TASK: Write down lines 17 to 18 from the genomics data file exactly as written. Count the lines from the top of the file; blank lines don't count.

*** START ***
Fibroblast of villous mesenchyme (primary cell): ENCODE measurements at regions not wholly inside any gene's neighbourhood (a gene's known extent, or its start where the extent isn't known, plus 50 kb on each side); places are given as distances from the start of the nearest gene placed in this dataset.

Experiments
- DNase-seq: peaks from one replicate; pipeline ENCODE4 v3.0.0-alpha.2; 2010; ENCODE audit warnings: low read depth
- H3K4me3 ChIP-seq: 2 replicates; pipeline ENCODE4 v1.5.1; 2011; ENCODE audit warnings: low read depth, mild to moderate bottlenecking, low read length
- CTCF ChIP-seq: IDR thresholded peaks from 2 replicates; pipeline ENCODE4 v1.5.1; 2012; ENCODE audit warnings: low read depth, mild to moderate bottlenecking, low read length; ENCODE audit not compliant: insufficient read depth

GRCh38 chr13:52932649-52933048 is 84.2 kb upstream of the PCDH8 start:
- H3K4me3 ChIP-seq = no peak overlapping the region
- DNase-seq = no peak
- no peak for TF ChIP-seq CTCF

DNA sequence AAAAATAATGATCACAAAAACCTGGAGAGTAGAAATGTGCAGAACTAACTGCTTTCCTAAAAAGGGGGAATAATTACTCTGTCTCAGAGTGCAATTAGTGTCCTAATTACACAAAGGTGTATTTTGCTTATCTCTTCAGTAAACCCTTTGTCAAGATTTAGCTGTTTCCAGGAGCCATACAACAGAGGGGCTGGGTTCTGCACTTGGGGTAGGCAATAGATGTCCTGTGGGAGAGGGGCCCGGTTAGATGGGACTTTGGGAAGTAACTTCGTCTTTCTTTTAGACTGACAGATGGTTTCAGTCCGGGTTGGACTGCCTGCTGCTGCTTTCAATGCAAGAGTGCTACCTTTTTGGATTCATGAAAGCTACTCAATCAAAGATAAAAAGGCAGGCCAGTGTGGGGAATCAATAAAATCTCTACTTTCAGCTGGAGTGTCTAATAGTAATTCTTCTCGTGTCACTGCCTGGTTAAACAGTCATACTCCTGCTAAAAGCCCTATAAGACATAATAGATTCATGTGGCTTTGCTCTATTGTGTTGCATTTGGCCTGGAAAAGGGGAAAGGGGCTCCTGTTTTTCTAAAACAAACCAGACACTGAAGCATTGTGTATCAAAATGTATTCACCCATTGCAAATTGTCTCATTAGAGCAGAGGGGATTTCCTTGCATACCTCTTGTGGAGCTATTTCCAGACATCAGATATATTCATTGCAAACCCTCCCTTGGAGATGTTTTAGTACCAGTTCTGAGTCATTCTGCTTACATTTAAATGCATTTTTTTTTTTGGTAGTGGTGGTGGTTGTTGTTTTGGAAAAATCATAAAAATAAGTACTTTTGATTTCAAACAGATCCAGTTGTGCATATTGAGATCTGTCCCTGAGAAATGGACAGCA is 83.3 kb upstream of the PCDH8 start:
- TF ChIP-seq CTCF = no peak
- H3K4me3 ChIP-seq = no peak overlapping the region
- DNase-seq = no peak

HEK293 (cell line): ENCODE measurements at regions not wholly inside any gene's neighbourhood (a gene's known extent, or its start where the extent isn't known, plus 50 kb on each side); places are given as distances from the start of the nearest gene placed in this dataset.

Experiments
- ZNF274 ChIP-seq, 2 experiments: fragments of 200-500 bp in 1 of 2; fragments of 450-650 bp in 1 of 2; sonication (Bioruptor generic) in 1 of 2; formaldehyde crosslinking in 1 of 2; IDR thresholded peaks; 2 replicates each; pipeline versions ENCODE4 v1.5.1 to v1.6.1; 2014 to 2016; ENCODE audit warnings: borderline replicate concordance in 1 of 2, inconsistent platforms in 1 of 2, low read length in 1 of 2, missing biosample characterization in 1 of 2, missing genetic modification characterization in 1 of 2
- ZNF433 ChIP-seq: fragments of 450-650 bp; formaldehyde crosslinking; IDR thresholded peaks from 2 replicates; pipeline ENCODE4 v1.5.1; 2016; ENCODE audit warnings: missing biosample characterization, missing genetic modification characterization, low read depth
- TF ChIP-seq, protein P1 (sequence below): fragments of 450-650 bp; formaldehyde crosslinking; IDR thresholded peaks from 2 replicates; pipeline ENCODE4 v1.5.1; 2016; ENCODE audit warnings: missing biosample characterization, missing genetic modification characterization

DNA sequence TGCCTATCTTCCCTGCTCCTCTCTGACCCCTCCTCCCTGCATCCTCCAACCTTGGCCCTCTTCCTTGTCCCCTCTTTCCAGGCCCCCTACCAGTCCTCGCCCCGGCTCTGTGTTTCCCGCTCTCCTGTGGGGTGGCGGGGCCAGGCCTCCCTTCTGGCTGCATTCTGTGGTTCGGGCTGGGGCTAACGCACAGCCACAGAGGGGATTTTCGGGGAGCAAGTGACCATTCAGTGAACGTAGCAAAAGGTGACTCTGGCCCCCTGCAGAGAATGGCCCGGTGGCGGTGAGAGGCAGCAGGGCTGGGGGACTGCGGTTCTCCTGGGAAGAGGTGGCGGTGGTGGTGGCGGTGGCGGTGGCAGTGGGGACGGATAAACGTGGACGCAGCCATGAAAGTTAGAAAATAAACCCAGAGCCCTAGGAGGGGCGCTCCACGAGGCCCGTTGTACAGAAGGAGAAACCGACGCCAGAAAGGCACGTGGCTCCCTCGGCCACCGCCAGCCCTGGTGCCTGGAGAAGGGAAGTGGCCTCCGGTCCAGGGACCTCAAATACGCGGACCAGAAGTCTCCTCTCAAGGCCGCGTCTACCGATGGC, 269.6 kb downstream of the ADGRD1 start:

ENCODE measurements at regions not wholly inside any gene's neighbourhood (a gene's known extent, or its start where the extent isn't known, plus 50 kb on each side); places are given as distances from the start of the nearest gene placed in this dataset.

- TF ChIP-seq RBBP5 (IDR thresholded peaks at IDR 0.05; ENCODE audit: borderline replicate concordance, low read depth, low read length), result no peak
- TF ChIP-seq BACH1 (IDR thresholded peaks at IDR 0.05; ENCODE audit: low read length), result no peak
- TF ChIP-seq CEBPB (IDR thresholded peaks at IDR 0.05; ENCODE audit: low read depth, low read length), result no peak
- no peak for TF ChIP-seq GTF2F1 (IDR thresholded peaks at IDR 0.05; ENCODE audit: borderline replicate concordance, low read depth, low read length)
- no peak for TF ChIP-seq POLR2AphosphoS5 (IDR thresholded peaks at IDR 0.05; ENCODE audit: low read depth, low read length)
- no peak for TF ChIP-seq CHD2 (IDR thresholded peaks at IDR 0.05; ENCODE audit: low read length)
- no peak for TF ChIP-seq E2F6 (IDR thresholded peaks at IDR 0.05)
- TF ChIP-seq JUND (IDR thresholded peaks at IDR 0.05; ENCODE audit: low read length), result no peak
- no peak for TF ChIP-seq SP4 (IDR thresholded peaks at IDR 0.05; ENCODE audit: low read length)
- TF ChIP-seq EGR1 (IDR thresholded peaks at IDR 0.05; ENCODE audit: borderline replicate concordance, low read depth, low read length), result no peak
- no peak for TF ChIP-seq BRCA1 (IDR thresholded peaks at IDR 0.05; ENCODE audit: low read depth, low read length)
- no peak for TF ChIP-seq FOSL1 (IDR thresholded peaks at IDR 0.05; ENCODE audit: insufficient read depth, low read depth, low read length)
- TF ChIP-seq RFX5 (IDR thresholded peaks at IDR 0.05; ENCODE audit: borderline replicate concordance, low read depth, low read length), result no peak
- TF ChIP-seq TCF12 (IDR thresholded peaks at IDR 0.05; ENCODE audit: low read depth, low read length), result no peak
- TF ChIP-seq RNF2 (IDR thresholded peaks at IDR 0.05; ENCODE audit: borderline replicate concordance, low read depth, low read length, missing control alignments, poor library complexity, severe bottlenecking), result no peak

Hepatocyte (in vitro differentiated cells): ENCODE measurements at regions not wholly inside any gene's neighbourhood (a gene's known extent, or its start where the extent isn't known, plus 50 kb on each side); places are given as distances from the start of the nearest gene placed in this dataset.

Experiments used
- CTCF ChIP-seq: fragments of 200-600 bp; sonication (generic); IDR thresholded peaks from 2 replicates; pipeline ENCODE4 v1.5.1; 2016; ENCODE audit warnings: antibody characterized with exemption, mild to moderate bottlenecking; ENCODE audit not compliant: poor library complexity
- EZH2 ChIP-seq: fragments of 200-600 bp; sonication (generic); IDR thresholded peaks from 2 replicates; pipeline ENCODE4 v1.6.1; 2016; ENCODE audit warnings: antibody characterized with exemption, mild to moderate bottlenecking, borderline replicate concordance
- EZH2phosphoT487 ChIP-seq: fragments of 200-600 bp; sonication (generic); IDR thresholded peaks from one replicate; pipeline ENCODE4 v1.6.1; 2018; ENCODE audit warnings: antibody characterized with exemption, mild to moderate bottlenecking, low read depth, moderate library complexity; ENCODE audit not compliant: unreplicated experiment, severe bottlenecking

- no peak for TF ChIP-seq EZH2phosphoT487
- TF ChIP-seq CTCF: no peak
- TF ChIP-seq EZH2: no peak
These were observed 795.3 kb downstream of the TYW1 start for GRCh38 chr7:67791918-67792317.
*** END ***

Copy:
- ZNF433 ChIP-seq: fragments of 450-650 bp; formaldehyde crosslinking; IDR thresholded peaks from 2 replicates; pipeline ENCODE4 v1.5.1; 2016; ENCODE audit warnings: missing biosample characterization, missing genetic modification characterization, low read depth
- TF ChIP-seq, protein P1 (sequence below): fragments of 450-650 bp; formaldehyde crosslinking; IDR thresholded peaks from 2 replicates; pipeline ENCODE4 v1.5.1; 2016; ENCODE audit warnings: missing biosample characterization, missing genetic modification characterization